But investors should be careful not to conflate the economy, corporate earnings and the stock market. In other words, the performance of the stock market is not solely determined by the pace of domestic economic growth; there are several other influences as well. In the chart below, we show that the S&P 500 increased at an annual pace of about 9.4% from the end of 2009 to the end of the 2018 (bar furthest to the right). The first four bars show some of the influences on that 9.4% annualized growth. First, GDP grew by at an inflation-adjusted (or “real”) annualized rate of 2.3% from 2009 to 2018, contributing about 24% of the increase in stock prices (2.3% divided by 9.4%). Next, we can say that inflation, which is the difference between the nominal rate of GDP growth (3.9%) and the real rate of GDP growth (2.3%), averaged about 1.7% from 2009 to 2018. Therefore, inflation contributed about 18% of the increase in stock prices (1.7% divided by 9.4%). Next, we show that revenue for the S&P 500 grew at an annualized rate of about 5.3% from 2008 to 2018. The revenue growth over and above nominal GDP growth contributed about 14% of the increase in stock prices (revenue growth of 5.3% minus nominal GDP growth of 3.9% divided by 9.4%). Next, we show that S&P 500 earnings grew at a much faster pace than revenue (11.3% versus 5.3%) over the time frame. The difference in those growth rates represents the contribution from profit margin expansion to the gains in stock prices, which comes to a huge 64%! The final piece of the puzzle is the change in the multiple of stock prices to earnings, or the “P/E ratio.” The difference between the 11.3% growth rate in earnings and the 9.4% growth rate in stock prices represents the effect that a lower P/E multiple had on stock price growth from 2008 to 2018. Specifically, the P/E multiple decreased from 18.3x at the end of 2009 to 15.6x at the end of 2018. This multiple contraction was a 20% drag on the rate of growth in stock prices from 2008 to 2018.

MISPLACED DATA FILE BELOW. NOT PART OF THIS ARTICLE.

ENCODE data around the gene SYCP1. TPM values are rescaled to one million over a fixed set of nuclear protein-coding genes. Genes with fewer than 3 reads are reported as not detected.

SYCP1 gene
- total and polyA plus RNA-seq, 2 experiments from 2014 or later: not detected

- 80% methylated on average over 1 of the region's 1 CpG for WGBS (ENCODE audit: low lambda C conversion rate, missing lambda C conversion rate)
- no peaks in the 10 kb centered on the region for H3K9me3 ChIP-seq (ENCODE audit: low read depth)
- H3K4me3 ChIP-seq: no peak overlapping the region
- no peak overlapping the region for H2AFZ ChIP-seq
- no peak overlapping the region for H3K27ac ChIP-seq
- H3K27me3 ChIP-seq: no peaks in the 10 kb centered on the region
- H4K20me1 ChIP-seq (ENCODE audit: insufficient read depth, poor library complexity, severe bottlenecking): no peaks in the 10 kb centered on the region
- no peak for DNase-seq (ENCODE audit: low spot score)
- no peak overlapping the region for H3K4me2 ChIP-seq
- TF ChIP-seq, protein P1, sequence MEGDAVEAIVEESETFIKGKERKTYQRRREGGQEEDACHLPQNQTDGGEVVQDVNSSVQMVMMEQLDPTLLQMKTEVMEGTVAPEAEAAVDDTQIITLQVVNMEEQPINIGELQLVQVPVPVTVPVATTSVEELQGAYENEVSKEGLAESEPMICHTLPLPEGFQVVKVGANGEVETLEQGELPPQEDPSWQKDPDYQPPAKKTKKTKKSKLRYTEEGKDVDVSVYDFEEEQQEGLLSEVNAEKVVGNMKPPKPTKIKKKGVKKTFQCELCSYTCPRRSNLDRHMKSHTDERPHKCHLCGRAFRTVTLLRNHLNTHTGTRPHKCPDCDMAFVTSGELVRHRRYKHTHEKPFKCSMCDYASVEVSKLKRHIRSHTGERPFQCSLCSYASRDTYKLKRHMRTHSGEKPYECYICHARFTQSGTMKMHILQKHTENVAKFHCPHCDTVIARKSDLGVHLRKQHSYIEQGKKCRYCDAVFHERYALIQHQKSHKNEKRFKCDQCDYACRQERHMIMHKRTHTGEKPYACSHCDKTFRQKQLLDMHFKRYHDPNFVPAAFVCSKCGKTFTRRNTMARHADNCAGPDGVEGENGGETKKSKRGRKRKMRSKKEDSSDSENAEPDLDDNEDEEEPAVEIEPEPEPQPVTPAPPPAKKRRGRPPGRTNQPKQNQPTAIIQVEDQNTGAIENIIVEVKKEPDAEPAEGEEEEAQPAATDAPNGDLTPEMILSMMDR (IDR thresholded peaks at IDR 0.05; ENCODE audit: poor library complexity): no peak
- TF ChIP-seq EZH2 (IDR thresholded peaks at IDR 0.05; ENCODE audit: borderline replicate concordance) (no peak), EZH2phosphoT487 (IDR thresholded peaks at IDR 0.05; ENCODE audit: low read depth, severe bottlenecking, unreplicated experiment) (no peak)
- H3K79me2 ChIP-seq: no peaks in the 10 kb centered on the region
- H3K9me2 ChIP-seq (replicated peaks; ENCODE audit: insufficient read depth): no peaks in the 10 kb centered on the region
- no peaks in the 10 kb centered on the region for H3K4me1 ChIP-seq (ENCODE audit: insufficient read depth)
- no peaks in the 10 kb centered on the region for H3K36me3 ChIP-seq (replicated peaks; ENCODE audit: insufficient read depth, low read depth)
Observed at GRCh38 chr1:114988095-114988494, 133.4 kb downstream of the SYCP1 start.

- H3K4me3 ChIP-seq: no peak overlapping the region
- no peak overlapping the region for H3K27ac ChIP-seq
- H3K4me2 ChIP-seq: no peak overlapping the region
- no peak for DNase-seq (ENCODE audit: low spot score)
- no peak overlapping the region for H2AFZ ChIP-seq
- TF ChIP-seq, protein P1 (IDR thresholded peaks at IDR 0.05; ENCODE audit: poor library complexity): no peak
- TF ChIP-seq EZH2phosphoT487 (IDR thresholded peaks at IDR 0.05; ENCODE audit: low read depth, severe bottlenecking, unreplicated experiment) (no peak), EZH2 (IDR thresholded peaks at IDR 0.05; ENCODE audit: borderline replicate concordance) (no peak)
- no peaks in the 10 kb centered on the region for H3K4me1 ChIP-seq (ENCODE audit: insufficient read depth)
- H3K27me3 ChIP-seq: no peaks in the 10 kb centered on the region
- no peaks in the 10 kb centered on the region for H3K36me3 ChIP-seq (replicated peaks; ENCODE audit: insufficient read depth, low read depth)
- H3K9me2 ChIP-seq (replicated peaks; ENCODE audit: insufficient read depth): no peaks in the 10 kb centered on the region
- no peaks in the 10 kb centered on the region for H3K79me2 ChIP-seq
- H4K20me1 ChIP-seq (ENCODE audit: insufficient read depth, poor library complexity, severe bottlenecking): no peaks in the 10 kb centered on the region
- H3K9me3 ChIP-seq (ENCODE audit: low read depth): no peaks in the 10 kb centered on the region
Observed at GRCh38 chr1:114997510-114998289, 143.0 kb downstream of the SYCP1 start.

Sources: FactSet and Bureau of Economic Analysis
Sources: FactSet and Bureau of Economic Analysis
The following is a waterfall chart of the sources of gains in the S&P 500.

Sources: FactSet and Bureau of Economic Analysis

Based on the analysis above, we could be asking the wrong question in forecasting the stock market’s performance in 2019. Maybe the question should not be how fast is the economy going to grow but rather how likely is it that corporate American can grow or even maintain current profit margins? Corporate profit margins benefited for many years from low labor costs, low interest rates, deferred investment, other cost-cutting and restructuring, and now sharply lower tax rates. Now, however, many of those factors are set to be a drag on earnings (once the tax cuts anniversary this year). So if and when the economy stabilizes at the lower growth rate compared to 2018, corporate margins are likely to be the biggest determinant for the future trajectory of the stock market. Client portfolios are positioned defensively, but we believe they should benefit from growth even if it’s a bit more modest.
Source: Bloomberg